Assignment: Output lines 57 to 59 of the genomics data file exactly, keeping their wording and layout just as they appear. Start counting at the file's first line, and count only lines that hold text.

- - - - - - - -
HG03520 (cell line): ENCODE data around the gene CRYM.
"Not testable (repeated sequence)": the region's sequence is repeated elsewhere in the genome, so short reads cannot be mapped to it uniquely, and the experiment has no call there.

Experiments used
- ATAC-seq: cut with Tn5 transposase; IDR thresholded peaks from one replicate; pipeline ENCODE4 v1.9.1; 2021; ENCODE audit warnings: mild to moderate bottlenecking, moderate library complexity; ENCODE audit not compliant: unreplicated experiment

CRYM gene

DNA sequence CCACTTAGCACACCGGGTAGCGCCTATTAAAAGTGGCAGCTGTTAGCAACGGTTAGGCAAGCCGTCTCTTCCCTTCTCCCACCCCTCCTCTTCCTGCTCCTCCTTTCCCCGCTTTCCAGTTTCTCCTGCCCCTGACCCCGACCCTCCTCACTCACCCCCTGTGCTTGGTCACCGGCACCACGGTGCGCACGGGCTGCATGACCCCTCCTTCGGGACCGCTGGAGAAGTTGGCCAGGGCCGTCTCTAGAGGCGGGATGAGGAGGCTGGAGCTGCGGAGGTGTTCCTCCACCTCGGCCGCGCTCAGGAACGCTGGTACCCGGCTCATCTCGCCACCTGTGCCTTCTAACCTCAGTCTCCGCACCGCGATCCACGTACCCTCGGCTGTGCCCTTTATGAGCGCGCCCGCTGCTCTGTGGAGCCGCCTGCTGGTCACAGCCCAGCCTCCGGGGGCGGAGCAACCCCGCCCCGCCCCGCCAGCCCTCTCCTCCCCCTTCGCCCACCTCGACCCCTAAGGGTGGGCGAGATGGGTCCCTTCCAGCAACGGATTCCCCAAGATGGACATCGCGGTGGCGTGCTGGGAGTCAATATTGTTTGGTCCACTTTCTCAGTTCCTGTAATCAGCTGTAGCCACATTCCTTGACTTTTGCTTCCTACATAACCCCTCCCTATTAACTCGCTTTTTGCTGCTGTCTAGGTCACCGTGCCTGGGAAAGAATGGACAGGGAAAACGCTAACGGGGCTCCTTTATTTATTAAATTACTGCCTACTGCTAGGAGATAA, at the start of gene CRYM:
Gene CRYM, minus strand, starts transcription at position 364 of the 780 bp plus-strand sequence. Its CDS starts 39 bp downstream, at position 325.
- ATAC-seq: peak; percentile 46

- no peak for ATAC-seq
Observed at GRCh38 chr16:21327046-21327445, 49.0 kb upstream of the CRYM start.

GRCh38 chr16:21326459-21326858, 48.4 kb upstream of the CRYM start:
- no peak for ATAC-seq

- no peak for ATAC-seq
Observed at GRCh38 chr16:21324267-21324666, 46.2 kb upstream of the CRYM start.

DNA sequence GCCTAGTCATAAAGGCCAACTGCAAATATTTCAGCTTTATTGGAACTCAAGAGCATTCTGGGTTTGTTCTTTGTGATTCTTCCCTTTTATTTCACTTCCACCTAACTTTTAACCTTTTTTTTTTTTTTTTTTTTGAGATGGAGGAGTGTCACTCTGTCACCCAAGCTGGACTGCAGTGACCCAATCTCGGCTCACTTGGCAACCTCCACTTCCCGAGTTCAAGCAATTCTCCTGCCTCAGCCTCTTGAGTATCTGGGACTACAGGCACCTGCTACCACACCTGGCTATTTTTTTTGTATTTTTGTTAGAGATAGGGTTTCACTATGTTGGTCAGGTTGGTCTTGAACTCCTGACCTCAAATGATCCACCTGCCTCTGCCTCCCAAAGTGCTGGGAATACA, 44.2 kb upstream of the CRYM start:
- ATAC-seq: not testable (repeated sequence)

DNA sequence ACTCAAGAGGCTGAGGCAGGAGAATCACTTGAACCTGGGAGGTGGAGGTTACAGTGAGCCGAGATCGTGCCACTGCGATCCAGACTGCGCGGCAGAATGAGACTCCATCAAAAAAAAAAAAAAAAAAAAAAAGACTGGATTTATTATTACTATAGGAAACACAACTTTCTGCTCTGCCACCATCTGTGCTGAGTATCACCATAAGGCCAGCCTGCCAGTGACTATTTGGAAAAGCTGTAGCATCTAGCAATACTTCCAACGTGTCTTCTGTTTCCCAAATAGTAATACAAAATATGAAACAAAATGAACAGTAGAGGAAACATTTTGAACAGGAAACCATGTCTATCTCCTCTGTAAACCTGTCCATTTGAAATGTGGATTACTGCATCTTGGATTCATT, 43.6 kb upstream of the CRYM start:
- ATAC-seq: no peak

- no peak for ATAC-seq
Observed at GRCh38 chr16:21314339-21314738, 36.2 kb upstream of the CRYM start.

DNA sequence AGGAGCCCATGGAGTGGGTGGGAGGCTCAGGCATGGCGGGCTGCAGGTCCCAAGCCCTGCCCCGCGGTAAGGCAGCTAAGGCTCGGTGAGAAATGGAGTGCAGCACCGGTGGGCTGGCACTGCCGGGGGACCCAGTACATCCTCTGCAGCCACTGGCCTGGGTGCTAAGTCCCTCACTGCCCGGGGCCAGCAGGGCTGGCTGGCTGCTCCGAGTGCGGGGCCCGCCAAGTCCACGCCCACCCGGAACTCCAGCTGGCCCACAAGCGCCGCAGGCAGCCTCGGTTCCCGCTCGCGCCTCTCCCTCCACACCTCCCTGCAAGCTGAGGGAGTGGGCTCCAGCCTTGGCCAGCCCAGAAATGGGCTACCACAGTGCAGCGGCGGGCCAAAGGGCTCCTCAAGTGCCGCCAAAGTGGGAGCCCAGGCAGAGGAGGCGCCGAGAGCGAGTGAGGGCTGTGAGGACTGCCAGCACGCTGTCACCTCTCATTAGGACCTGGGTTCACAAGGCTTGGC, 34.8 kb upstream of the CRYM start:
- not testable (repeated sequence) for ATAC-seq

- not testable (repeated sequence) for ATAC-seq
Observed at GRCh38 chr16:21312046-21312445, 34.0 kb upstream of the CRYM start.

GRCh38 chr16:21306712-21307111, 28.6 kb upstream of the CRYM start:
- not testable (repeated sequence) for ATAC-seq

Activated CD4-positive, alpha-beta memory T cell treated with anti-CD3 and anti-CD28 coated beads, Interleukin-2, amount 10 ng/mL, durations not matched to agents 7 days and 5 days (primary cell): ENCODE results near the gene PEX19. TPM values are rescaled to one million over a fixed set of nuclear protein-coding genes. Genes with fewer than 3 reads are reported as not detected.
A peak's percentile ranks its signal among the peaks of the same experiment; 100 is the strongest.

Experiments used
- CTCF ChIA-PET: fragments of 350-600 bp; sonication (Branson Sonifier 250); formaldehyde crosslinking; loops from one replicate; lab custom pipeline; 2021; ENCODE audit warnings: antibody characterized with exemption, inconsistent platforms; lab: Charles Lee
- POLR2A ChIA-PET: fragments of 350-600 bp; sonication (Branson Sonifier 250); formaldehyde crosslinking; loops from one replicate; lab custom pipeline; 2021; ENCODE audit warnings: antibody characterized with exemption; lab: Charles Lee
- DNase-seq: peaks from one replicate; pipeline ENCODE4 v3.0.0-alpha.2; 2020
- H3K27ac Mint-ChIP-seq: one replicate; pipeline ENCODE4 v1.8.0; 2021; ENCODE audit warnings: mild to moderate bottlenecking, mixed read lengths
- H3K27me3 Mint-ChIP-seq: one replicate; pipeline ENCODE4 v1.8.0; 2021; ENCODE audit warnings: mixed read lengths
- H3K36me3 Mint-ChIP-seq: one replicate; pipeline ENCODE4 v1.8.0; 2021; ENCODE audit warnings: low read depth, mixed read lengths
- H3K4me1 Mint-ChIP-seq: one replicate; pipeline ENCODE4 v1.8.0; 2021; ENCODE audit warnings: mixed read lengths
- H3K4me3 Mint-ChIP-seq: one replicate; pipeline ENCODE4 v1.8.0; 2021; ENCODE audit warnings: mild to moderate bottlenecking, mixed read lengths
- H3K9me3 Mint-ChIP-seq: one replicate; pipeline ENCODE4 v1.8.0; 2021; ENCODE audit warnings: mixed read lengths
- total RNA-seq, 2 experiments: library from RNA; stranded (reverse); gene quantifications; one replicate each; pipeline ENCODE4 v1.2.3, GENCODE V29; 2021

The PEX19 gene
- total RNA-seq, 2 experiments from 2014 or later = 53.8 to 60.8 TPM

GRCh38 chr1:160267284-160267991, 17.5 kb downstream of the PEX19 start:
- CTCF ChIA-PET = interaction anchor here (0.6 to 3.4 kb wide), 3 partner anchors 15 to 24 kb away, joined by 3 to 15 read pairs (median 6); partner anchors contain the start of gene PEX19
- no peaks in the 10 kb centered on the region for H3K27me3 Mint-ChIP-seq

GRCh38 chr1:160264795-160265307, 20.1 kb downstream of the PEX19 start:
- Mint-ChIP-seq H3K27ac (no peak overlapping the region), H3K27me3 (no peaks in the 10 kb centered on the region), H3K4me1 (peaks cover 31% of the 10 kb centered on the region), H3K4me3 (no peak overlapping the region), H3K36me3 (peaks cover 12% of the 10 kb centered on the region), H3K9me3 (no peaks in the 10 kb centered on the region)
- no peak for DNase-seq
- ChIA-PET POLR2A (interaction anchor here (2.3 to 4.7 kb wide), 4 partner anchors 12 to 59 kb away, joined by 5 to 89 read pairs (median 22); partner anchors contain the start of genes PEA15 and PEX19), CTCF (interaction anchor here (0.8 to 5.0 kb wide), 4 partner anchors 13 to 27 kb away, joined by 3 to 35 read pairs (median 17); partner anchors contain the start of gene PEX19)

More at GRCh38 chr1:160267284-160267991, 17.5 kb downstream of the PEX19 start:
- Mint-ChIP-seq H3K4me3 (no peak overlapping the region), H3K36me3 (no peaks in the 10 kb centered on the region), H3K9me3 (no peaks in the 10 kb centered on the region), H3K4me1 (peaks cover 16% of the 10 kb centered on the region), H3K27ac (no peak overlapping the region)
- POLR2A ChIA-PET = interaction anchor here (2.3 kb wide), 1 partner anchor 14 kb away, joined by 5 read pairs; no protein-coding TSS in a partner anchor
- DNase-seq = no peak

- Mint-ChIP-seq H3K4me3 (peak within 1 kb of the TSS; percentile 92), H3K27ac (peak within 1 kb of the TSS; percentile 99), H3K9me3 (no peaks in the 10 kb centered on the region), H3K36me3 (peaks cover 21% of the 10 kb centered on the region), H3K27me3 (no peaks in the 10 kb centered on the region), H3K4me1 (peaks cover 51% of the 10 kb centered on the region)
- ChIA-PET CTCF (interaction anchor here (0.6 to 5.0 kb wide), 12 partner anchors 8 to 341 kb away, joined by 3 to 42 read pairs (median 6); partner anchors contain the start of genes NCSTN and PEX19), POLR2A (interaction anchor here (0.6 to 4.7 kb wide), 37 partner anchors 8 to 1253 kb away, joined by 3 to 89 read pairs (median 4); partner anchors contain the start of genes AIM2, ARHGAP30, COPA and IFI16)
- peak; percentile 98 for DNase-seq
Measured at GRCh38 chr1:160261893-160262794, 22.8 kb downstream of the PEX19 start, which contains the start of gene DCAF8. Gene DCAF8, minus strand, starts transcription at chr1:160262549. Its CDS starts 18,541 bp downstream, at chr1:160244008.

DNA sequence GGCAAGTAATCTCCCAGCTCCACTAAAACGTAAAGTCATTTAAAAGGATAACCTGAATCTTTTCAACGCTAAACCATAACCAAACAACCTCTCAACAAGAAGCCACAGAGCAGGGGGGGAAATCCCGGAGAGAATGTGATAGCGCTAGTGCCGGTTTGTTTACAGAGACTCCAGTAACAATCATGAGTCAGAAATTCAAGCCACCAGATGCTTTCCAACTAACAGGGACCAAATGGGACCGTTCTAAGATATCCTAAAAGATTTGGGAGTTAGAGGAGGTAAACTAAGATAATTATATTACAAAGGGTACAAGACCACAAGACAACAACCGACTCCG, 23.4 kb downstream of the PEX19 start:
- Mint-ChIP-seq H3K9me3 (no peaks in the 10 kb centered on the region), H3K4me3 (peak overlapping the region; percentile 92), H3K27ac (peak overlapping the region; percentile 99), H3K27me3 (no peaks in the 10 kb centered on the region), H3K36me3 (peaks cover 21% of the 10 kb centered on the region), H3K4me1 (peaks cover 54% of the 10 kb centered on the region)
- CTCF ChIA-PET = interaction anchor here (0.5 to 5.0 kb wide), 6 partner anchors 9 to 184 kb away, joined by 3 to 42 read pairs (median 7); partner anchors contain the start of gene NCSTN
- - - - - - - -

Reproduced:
DNA sequence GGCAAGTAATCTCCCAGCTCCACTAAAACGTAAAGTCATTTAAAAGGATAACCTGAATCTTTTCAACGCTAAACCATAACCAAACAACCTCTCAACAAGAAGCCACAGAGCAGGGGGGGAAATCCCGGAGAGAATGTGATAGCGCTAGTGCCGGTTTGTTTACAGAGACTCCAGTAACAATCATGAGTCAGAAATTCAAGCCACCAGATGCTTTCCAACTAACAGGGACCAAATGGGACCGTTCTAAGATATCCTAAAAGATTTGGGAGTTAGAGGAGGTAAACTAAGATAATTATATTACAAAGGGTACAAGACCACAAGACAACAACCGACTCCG, 23.4 kb downstream of the PEX19 start:
- Mint-ChIP-seq H3K9me3 (no peaks in the 10 kb centered on the region), H3K4me3 (peak overlapping the region; percentile 92), H3K27ac (peak overlapping the region; percentile 99), H3K27me3 (no peaks in the 10 kb centered on the region), H3K36me3 (peaks cover 21% of the 10 kb centered on the region), H3K4me1 (peaks cover 54% of the 10 kb centered on the region)
- CTCF ChIA-PET = interaction anchor here (0.5 to 5.0 kb wide), 6 partner anchors 9 to 184 kb away, joined by 3 to 42 read pairs (median 7); partner anchors contain the start of gene NCSTN